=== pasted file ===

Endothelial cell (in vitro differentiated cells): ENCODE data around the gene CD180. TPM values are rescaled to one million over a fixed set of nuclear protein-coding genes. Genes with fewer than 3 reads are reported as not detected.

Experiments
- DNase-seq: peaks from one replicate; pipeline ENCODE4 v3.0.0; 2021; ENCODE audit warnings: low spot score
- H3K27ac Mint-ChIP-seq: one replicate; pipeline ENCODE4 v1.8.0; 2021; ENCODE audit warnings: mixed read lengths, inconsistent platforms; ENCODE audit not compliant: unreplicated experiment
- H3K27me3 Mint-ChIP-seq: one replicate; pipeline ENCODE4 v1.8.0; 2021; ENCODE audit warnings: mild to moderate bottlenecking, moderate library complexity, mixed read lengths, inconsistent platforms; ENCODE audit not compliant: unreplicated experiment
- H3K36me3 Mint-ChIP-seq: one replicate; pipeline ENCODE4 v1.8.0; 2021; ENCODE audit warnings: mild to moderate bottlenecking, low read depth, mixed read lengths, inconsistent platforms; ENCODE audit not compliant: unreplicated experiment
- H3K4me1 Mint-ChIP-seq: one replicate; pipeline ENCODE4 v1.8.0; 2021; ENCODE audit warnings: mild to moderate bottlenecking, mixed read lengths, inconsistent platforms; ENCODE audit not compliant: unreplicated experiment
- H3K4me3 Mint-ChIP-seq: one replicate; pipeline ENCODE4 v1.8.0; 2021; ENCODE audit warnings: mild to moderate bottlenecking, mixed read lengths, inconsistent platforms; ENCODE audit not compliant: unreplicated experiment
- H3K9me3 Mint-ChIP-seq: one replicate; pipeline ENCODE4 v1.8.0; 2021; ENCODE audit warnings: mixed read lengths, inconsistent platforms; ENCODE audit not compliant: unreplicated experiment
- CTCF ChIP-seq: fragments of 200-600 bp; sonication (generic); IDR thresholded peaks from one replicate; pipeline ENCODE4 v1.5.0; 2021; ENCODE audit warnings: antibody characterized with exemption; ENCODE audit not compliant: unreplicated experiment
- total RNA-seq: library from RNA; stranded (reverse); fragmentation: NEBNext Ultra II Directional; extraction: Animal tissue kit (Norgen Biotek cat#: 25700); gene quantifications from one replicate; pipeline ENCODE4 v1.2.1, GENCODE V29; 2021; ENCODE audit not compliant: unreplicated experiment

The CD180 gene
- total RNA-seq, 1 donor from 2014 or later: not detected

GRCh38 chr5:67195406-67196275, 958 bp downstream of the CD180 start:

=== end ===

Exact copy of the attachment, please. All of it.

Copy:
Endothelial cell (in vitro differentiated cells): ENCODE data around the gene CD180. TPM values are rescaled to one million over a fixed set of nuclear protein-coding genes. Genes with fewer than 3 reads are reported as not detected.

Experiments
- DNase-seq: peaks from one replicate; pipeline ENCODE4 v3.0.0; 2021; ENCODE audit warnings: low spot score
- H3K27ac Mint-ChIP-seq: one replicate; pipeline ENCODE4 v1.8.0; 2021; ENCODE audit warnings: mixed read lengths, inconsistent platforms; ENCODE audit not compliant: unreplicated experiment
- H3K27me3 Mint-ChIP-seq: one replicate; pipeline ENCODE4 v1.8.0; 2021; ENCODE audit warnings: mild to moderate bottlenecking, moderate library complexity, mixed read lengths, inconsistent platforms; ENCODE audit not compliant: unreplicated experiment
- H3K36me3 Mint-ChIP-seq: one replicate; pipeline ENCODE4 v1.8.0; 2021; ENCODE audit warnings: mild to moderate bottlenecking, low read depth, mixed read lengths, inconsistent platforms; ENCODE audit not compliant: unreplicated experiment
- H3K4me1 Mint-ChIP-seq: one replicate; pipeline ENCODE4 v1.8.0; 2021; ENCODE audit warnings: mild to moderate bottlenecking, mixed read lengths, inconsistent platforms; ENCODE audit not compliant: unreplicated experiment
- H3K4me3 Mint-ChIP-seq: one replicate; pipeline ENCODE4 v1.8.0; 2021; ENCODE audit warnings: mild to moderate bottlenecking, mixed read lengths, inconsistent platforms; ENCODE audit not compliant: unreplicated experiment
- H3K9me3 Mint-ChIP-seq: one replicate; pipeline ENCODE4 v1.8.0; 2021; ENCODE audit warnings: mixed read lengths, inconsistent platforms; ENCODE audit not compliant: unreplicated experiment
- CTCF ChIP-seq: fragments of 200-600 bp; sonication (generic); IDR thresholded peaks from one replicate; pipeline ENCODE4 v1.5.0; 2021; ENCODE audit warnings: antibody characterized with exemption; ENCODE audit not compliant: unreplicated experiment
- total RNA-seq: library from RNA; stranded (reverse); fragmentation: NEBNext Ultra II Directional; extraction: Animal tissue kit (Norgen Biotek cat#: 25700); gene quantifications from one replicate; pipeline ENCODE4 v1.2.1, GENCODE V29; 2021; ENCODE audit not compliant: unreplicated experiment

The CD180 gene
- total RNA-seq, 1 donor from 2014 or later: not detected

GRCh38 chr5:67195406-67196275, 958 bp downstream of the CD180 start: